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Taylor West is a Ph.D. candidate within the Department of Psychology and Neuroscience in the social psychology doctoral program at the University of North Carolina at Chapel Hill. The department is housed in the College of Arts and Sciences. She has been awarded the Laura Mayer Summer Research Fellowship as she works to complete her dissertation on positive emotions stemming from interactions between strangers including in the areas of political debate and workplace colleague interactions. Prior to attending UNC-Chapel Hill she attended Northern Arizona University, where she completed a thesis studying quiet-ego and self-centric motivation. She then moved to Germany where she taught English for several years before enrolling at UNC-Chapel Hill to focus on her research.

This interview has been edited for length and clarity.

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Tell us about your research.

A woman in a white blouse with long, curly brown hair looks over her shoulder towards the camera in an office setting.
Taylor West

I initially came to Carolina to work with Barbara Frederickson [Kenan Distinguished Professor and director of the Positive Emotions and Psychophysiology Lab at UNC-Chapel Hill] on emotion and well-being. She has developed a new theory on shared positive emotions as a marker of social connection. I quickly became interested in understanding shared positive emotions between strangers. I was interested in how, especially coming out of COVID-19, we connect with the people in our community. Right now, I’m researching how positive interactions with strangers and acquaintances can lead you to be more open and kind, particularly toward people you may be dissimilar to. Some of my studies look at political opponents and another study looks at disagreeing colleagues in the workplace, but I don’t think it’s isolated to those contexts. It’s the idea that more exposure to broad perspectives when meeting different people will make you generally more kind.

Why is this topic important to you?

When I left Germany, I didn’t necessarily think I’d be studying connecting with strangers. As time went by, though, I kept thinking about the different people I met in Germany and how much it made me feel connected to the world. I really like meeting new people and learning about different cultures and history. The more I studied positive interactions between strangers, the more the issue seemed intuitive yet overlooked. People know that having a positive connection is probably good, but I don’t think they really know why it is important in a community or society. What are the actual consequences? If we can understand that, then people or policy makers might care more about trying to promote contexts where that’s more accessible. How can we shape our communities in ways that allow for people to have these positive interactions rather than having an environment that leaves people feeling unsafe? It’s a personal interest, but I also think there’s a lot about connecting with strangers that’s important for communities and individuals.

How has your research impacted you as a person?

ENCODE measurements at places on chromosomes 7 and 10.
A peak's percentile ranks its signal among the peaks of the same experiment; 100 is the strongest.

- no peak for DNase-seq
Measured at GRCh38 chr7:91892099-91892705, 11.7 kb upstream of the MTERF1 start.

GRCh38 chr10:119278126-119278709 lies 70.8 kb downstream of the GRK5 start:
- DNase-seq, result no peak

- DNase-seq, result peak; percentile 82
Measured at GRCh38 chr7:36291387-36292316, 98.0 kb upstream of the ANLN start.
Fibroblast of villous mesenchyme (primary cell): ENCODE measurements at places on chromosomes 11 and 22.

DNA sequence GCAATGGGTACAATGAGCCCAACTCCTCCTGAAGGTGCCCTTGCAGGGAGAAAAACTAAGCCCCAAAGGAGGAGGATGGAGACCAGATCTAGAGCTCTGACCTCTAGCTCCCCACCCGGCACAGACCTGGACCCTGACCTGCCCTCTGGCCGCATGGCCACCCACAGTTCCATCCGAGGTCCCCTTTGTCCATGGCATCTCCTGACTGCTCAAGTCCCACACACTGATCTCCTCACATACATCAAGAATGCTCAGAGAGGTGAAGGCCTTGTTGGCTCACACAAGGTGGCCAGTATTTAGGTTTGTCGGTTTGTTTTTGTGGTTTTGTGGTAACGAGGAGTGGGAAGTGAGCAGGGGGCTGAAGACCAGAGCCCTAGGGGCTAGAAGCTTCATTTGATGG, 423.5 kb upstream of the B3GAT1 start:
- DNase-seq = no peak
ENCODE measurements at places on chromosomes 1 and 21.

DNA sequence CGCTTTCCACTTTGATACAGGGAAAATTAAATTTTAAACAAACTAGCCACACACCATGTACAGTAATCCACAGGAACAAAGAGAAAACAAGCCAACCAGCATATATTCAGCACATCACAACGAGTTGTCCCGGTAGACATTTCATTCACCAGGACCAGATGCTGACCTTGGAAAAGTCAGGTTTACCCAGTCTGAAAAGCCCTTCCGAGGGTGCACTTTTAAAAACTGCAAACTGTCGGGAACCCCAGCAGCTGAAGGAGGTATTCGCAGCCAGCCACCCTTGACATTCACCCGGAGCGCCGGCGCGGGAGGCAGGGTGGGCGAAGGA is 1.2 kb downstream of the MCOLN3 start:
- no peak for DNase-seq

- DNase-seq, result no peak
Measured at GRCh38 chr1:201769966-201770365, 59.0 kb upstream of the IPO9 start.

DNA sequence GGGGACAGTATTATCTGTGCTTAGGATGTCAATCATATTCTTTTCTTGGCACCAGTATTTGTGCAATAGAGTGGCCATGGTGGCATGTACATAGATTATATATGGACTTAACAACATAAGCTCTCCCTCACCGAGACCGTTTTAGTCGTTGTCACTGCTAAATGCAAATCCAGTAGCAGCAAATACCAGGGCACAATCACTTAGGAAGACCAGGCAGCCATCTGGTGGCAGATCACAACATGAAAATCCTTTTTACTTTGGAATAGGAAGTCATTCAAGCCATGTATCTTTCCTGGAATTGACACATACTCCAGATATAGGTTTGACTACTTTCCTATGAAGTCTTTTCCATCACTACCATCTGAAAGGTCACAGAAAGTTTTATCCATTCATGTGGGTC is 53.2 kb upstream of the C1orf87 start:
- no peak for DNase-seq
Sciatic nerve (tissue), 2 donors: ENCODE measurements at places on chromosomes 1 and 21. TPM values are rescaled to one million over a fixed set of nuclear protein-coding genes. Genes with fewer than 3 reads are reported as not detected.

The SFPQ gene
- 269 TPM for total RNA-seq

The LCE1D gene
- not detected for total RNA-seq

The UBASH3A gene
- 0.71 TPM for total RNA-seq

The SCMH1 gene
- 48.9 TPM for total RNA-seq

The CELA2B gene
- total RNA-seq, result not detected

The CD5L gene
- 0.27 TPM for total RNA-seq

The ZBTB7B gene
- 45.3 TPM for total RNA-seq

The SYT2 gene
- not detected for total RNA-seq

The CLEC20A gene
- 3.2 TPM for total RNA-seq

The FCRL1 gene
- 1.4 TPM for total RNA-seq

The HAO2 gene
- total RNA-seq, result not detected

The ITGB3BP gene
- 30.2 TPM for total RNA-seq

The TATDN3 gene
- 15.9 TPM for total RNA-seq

As I started studying positive connections I started noticing them more in my community. Even just noticing these positive interactions can lead to a mood boost. I pay attention to those moments of kindness that are observed when I’m out and about. It helps me feel connected and like the world is a safe place where people are generally trying to be kind. I’ve also become more curious.

What do you hope comes of your research?

In addition to having some of my research published, I’m hoping to write general articles for lay audiences. I think this kind of work will be interesting to people and there are a lot of implications of the research that I feel should be shared outside of the scientific community. I want to develop a research program and a brand I can make a career on. I’m looking into post-doctoral opportunities to continue researching with other experts in the field and applying to faculty positions where I can begin my own lab and carry out my research program.

What will the funding from your Summer Research Fellowship allow you to do, and what does it mean to you?

Normally in the summer I would either have to teach or work on someone else’s project. I also teach during the school year, so summer is a nice time to catch up. My dissertation is four studies. The first two I already have data for, so I’m working on cleaning and analyzing that. The other big task is a new data collection for my fourth study. I’m finishing up the design details so I can submit my study to the Institutional Review Board and launch it when the fall semester starts. 

It was really important this summer that I had the space to dedicate all my time and attention toward advancing my dissertation projects. As I enter my final year, I’m trying to get my name out there as a scientist to make connections in the field. This is a critical time to be able to focus on my own ideas because this is the time I’m going to be applying to my next positions.

What does it mean to have generous donors who support your research?

It’s validating to have others recognize the importance of my research. I have a lot of gratitude for people who set aside money to fund graduate students who need to survive through the summer. Especially in a field where you’re always putting yourself out there on applications and fellowships, it’s a really rewarding feeling to be acknowledged in this way.

Payton Wilkins

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